"This is a good praline recipe my mother used to make," Stephanie Rosetti said.
She offers the main recipe and two variations.
MAPLE PECAN PRALINES
1- 1/2 cups brown sugar
3/4 cup maple syrup
1 cup milk
2 tablespoons butter
1 cup pecans
Combine sugar, syrup and milk in a heavy saucepan. Place over low heat and stir until sugar is dissolved. Cook to 230 degrees (very soft ball). Add butter and cook to 236 degrees (soft ball). Remove from heat and let stand 5 minutes without stirring.
Add nuts and stir until slightly thick and syrup begins to look cloudy.
Drop from a tablespoon in patties on waxed paper. Let stand until cold. Makes 10-12 patties.
Decrease maple syrup to1/4 cup. Substitute hickory nuts for pecans.
Substitute 1- 1/2 cups shredded coconut for pecans.
-- Submitted by Stephanie Rosetti from the "Woman's Home Companion Cook Book," published in 1947.
"Honeymooning in New Orleans many years ago, I discovered Aunt Sally and her pralines. I tried many recipes until I found this one that seems most similar to hers," Ann Smith of Ocean Springs said. "Real butter and evaporated milk made the difference."
Smith also says a candy thermometer is a must-have for making pralines.
NEW ORLEANS-STYLE PRALINES
1- 1/2 cup sugar
1- 1/2 cup firmly packed light brown sugar
1 cup evaporated milk
1/4 cup butter
2 cups pecan halves
1 teaspoon vanilla extract
Combine sugar and milk in pan and bring to a boil over medium heat stirring occasionally. Continue to cook over a medium heat stirring frequently until mixture reaches 228 degrees. Add butter and pecans, stirring constantly until mixture reaches 236 degrees. Remove from heat and stir in vanilla and beat vigorously with a wooden spoon until mixture just begins to thicken. Working rapidly, drop by spoonful onto waxed paper. Let stand until firm and cool. This batch makes between 2 to 3 dozen, depending on the size of spoon used.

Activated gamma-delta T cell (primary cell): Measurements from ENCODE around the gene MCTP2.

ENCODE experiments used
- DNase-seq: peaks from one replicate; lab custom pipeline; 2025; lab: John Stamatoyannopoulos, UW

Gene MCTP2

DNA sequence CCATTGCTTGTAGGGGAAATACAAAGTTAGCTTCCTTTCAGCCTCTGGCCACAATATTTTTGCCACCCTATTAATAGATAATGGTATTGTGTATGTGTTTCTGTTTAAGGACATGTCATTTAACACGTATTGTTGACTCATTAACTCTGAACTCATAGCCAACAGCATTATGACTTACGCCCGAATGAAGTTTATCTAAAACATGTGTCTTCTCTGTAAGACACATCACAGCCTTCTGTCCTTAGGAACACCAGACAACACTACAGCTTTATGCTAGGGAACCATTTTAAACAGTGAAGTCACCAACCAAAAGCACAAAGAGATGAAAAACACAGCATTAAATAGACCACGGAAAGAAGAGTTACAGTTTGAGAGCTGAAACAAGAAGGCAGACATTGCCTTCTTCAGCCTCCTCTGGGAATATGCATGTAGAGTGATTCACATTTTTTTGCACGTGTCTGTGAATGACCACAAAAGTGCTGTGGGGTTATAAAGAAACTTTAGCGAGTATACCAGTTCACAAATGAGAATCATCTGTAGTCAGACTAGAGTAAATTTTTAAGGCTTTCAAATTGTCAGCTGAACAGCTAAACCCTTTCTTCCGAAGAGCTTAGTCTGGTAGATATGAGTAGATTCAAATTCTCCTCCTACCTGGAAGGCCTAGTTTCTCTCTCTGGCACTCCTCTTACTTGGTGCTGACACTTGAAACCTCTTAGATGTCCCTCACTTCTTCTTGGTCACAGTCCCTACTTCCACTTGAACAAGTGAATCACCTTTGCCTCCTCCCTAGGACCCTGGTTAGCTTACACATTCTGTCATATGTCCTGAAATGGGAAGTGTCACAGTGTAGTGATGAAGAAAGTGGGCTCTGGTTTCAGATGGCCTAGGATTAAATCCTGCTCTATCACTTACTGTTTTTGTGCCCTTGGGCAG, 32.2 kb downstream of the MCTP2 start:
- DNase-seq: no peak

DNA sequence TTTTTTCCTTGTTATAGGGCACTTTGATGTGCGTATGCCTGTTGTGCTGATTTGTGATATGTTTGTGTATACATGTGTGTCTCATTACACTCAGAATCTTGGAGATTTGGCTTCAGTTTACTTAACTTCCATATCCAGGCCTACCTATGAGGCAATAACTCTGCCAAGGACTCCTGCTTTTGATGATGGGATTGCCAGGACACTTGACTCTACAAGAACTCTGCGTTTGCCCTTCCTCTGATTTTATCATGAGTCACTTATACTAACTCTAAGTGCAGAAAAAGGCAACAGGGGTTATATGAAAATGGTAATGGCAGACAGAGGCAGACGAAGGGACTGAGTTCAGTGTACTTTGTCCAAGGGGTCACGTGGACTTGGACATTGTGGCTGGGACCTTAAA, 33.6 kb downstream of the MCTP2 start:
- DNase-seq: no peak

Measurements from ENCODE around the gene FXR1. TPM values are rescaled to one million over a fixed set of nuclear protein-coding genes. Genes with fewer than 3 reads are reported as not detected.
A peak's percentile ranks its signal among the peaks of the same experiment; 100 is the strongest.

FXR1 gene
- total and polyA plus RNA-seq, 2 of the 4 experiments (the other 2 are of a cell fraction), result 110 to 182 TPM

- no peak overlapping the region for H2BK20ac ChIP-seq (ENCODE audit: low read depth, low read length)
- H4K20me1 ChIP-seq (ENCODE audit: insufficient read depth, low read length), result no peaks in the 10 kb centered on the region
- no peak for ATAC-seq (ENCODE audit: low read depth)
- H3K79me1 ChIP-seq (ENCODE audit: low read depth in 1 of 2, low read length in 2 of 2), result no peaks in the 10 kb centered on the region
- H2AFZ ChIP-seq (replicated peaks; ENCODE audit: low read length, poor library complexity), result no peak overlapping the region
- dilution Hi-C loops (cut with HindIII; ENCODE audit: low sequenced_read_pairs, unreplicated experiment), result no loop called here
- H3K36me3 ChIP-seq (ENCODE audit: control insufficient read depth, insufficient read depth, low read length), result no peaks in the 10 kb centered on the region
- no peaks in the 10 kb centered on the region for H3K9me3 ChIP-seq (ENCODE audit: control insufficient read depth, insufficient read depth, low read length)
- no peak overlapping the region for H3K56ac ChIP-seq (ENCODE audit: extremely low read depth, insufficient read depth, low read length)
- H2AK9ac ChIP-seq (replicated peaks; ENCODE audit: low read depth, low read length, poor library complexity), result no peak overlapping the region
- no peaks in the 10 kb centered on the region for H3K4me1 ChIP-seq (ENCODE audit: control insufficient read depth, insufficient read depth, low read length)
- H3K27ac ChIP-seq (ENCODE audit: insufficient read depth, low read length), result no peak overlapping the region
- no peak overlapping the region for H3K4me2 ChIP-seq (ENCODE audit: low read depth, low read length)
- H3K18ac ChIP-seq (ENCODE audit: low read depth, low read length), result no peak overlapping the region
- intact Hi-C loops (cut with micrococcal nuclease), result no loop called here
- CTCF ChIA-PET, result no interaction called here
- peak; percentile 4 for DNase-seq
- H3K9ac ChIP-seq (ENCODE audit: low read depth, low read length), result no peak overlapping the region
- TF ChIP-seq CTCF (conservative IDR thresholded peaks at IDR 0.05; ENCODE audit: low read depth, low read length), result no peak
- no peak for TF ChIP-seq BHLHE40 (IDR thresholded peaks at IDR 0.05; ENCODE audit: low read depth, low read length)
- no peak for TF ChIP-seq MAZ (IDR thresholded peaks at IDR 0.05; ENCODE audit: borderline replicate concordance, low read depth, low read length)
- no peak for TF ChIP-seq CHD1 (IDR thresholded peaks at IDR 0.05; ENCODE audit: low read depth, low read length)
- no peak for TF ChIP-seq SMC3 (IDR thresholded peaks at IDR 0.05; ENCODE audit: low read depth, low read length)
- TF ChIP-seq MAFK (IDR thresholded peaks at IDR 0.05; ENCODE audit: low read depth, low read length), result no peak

-- Submitted by Ann Smith
Dee Turner of Lucedale shares a praline recipe that she has used for years.
1 cup dark brown sugar, packed firmly
1 cup granulated sugar
2/3 cup evaporated milk, undiluted
1/2 teaspoon vanilla extract
1- 1/2 cups pecan halves
Butter a large cookie sheet generously, or you can place a piece of waxed paper over a cookie sheet.
Mix sugars and milk in a medium saucepan. Cook over medium heat stirring constantly to 234 degrees on a candy thermometer or until a small amount in cold water forms a soft ball. Remove from heat. Add vanilla, then pecans; stir with a wooden spoon.
Makes 1 pound.
Note: Work quickly. Immediately drop candy by tablespoonful onto prepared cookie sheet or waxed paper to form patties.
Note: If candy becomes too stiff while forming patties, stir in a small amount of cold water.
-- Submitted by Dee Turner
Dressing vs. stuffing
Another reader, Cindy Yocom of Vancleave, weighs in on the age-old argument of whether it is called dressing or stuffing.
"Stuffing is when it is in the bird," she said. "Dressing is when it is not. It's as simple as that."
Your favorite holiday dish?
Readers, now that Thanksgiving is a memory, here come Hanukkah, Christmas and New Year's. Please share your favorite holiday dish with fellow readers. This can be party food, main dish, dessert or whatever your favorite is.
Hurry, time's a-wasting. Deadlines wait for no one.
Sweet potato bread pudding
"Could you find out the recipe for sweet potato bread pudding that is served at Lookout in Gulfport?" said Pam Taylor of Gulfport. "My friend Beth would love the recipe."